Sandbag Training for MMA – Brute Force Training

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Sandbag Training for MMA

Posted on 26 June 2011

If you walk through the doors of any commercial gym in the country you’ll be met by row upon row of cardio equipment and resistance machinery. But, is this the best training environment for Mixed Martial Artists who want to build elite strength and conditioning?

The sandbag remains one of the greatest strength and conditioning tools for MMA athletes for one major reason – it closely resembles the demands of the sport.

Ultimate Functional Training

The term functional training has been bastardized heavily in health and fitness. If you ask most trainers and coaches about functional training they’ll have you balancing on a stability ball in no time at all. This always baffles me – if I don’t spend time balancing on a big ball during my daily life then how can training for it be functional? These coaches have typically neglected to examine the variables of function in relation to the individual. Functional training simply refers to matching, in some way, the training to the results required.

MMA athletes need strength, power, speed, agility and endurance. They work with awkward external loads (called opponents) so the training needs to replicate this.

Isn’t MMA the best way to train for MMA?

Strength and conditioning for MMA is designed to support skill development – greater physical development allows the athlete to train harder, manage injury and increase the quality of skill learning. Furthermore, when two opponents of fairly equal skill level are matched – the better conditioned athlete will usually come out on top.

Strength and conditioning is your way of attaining greater physical development in a controlled environment. You can work on specific movement patterns that would not be possible during the demands of high level competition.

Grip Training

Traditional weight training places demands on the grip that aren’t necessarily directly applicable to martial arts and MMA. Barbell and dumbbell lifting, for the most part, allow a ‘closed grip’ – one where you are able to completely close the hand around the bar. While this allows the athlete to lift more weight safely it is a luxury that MMA doesn’t typically provide. Apart from wrist control, this is not a common grip position in MMA.

Gripping something with an ‘open grip’ – where the hand is not able to fully close around the object, has a much greater application. The sandbag is perfect for this as it allows an athlete to grip in a variety of different ways, including gripping the canvas with an open grip. The benefits to competitors who fight with a Gi are also very clear.

The inclusion of handles however, also allows the versatility to perform other highly valuable exercise like the Snatch.

The idea of an ‘open grip’ can be further developed. Zercher and Bear Hug grips add another degree of function to MMA strength and conditioning.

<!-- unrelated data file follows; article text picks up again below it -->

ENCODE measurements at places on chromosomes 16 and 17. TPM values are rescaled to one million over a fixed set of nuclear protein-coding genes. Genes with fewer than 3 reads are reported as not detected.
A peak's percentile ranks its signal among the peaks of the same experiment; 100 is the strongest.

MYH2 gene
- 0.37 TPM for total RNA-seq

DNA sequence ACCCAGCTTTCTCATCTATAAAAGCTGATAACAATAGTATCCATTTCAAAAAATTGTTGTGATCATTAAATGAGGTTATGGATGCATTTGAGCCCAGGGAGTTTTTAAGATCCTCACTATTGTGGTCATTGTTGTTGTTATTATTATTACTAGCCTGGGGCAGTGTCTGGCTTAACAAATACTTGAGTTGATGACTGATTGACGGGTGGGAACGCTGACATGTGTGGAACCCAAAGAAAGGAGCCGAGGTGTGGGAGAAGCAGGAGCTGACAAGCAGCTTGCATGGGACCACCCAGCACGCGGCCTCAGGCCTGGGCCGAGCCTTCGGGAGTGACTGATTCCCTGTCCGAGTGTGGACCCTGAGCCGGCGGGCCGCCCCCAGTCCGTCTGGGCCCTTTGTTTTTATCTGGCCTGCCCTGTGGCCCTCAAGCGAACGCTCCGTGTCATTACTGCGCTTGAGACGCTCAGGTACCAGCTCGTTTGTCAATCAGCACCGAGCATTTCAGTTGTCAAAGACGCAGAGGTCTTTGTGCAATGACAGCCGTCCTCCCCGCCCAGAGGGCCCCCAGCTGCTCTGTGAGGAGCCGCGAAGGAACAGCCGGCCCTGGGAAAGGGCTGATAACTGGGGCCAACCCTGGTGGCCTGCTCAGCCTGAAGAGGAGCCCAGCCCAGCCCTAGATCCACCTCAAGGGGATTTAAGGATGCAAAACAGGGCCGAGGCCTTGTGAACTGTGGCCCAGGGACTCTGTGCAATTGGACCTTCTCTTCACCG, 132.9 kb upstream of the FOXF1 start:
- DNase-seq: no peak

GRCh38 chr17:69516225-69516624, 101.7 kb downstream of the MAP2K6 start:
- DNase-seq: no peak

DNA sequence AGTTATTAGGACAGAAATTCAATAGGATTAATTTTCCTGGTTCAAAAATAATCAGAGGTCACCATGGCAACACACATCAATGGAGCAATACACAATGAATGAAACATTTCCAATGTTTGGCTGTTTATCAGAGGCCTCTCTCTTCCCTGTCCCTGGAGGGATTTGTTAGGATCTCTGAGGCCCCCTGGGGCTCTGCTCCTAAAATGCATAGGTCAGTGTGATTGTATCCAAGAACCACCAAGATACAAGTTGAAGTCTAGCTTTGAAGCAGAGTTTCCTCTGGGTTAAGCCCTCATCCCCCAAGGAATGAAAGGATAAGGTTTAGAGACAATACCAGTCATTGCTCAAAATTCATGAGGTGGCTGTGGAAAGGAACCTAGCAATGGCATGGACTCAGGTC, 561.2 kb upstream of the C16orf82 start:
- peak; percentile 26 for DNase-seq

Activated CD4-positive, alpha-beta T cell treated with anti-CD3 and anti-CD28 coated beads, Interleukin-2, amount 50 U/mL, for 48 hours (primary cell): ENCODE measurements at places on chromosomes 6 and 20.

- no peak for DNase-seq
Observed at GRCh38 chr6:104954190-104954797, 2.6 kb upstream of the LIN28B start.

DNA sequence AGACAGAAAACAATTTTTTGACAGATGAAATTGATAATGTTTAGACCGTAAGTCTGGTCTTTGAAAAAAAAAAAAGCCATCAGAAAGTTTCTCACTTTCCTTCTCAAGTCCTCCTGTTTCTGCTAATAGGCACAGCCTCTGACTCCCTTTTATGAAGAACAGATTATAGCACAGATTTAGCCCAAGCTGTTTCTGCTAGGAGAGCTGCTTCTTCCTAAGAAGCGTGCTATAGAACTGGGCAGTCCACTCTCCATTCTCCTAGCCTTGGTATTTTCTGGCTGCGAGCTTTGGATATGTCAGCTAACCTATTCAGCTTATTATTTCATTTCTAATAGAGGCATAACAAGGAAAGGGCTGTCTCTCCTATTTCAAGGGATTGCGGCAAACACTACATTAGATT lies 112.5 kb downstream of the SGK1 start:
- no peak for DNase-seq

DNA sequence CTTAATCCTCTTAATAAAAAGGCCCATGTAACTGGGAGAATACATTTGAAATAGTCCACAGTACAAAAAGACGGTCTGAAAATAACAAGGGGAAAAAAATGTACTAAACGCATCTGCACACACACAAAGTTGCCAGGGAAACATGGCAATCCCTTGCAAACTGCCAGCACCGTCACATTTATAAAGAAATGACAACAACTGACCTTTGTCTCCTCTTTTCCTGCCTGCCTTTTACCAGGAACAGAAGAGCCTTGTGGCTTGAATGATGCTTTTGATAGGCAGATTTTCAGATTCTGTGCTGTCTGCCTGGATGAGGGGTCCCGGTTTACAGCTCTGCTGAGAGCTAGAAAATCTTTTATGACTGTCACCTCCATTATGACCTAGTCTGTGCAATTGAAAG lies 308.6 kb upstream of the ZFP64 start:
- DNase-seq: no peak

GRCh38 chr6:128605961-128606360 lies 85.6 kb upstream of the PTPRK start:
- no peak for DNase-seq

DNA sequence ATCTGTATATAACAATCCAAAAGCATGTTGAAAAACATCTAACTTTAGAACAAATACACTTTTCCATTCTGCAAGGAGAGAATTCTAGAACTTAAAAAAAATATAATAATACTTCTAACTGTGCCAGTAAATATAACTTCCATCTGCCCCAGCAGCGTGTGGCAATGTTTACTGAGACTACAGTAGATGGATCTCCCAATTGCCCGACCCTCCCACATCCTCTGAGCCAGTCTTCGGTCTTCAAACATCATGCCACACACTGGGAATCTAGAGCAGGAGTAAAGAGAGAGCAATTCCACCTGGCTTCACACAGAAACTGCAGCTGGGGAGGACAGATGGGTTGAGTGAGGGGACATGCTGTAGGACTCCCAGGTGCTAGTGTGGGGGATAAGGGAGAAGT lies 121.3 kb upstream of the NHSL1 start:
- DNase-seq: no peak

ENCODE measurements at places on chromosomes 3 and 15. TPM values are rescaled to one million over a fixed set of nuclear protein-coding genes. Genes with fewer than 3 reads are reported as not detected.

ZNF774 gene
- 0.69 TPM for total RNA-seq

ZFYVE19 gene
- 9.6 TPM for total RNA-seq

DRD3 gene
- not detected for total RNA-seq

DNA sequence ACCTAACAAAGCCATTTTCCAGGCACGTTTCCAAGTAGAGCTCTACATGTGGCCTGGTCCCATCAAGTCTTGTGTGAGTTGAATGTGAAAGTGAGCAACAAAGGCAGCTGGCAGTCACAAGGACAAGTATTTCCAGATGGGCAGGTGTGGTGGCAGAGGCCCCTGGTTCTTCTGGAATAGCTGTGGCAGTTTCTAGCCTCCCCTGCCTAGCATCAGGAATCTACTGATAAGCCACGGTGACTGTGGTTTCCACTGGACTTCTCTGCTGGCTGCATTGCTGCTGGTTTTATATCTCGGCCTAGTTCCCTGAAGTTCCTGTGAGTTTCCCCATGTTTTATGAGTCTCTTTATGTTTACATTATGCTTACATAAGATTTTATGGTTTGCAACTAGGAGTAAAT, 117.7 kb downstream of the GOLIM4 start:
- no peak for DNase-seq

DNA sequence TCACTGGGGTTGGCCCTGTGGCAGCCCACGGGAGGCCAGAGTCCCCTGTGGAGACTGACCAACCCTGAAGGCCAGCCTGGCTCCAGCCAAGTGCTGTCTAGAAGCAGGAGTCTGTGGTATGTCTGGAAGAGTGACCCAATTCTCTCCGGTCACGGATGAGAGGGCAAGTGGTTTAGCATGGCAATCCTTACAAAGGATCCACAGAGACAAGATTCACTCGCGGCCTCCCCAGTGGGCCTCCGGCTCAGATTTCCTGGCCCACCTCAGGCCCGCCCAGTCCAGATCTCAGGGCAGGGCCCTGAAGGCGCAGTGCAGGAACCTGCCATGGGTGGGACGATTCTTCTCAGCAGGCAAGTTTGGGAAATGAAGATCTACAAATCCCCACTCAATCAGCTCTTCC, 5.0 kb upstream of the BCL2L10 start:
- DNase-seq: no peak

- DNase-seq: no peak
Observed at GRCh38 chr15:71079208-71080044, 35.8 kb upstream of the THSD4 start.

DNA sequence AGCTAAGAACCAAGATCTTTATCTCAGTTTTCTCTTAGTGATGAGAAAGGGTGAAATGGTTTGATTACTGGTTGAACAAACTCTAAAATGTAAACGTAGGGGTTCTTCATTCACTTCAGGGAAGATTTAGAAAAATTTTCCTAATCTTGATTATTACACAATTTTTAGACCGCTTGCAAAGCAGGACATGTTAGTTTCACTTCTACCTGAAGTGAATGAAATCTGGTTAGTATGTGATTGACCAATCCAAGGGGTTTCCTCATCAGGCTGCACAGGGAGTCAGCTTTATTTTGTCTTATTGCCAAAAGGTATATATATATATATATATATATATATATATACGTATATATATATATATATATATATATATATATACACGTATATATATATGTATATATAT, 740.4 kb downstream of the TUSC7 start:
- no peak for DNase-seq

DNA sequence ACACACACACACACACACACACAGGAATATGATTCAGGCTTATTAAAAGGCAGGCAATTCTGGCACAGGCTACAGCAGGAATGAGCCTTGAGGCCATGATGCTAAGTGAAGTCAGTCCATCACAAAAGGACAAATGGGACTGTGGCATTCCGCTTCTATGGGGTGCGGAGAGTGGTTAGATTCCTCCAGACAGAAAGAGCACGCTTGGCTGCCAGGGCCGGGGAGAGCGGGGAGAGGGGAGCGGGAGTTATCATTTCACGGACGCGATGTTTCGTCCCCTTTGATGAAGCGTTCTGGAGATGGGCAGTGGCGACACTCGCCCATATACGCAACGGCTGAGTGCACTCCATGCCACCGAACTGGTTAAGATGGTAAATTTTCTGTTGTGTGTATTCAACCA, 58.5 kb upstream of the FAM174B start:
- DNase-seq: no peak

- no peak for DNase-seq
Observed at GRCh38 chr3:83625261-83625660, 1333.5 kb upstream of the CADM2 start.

It is important to realise that ‘grip’ does not start and finish with the hand. Grip should be classed as the ability to hold onto an external load or to the ability to hold onto a fixed surface. The need to effectively match the demands of the sport with the strength and conditioning is paramount.

Practical Applications for MMA

Besides multi-planar compound movements there are plenty of specific drills for the MMA athlete. The following exercises will help to produce fight-specific strength and conditioning.

1. Bear Hug Load Carry Holding the sandbag with a bear hug grip, carry it across a set distance. You can practice this with both light and heavy bags, and over short to long distances. Although, a bag the weight of your opponent carried between the cage/ring walls would be highly specific. You can also experiment with different grips on the bag (see picture)

2. Sandbag Hip Bridge

Lie on the mat with the sandbag across your hips. Then, in one powerful movement, drive the sandbag upwards by using a hip bridge. This exercise will help develop the power needed to escape from the bottom position. Experiment with different sandbag positions and escaping from under the bag in different ways.

3. Platform Load Shift

Using two platforms, stand in between them and move the sandbag through 180 degrees. Experiment with different height platforms to simulate a change in the centre of gravity of your opponent. This drill can effectively be used to encourage an escape from being pressed up against the fence and general opponent control in the clinch. Again you can experiment with different weights and grip positions.

“Be formless, shapeless...like water”

One of the greatest advantages of the sandbag is its versatility. MMA competition is free flowing so why not match your training to this concept? Have fun and get used to swinging, throwing, pressing and pulling your sandbag in a variety of different ways for some great results.

Matt Palfrey is a sandbag training strength and conditioning coach, writer and owner of the Sandbag Fitness Blog.

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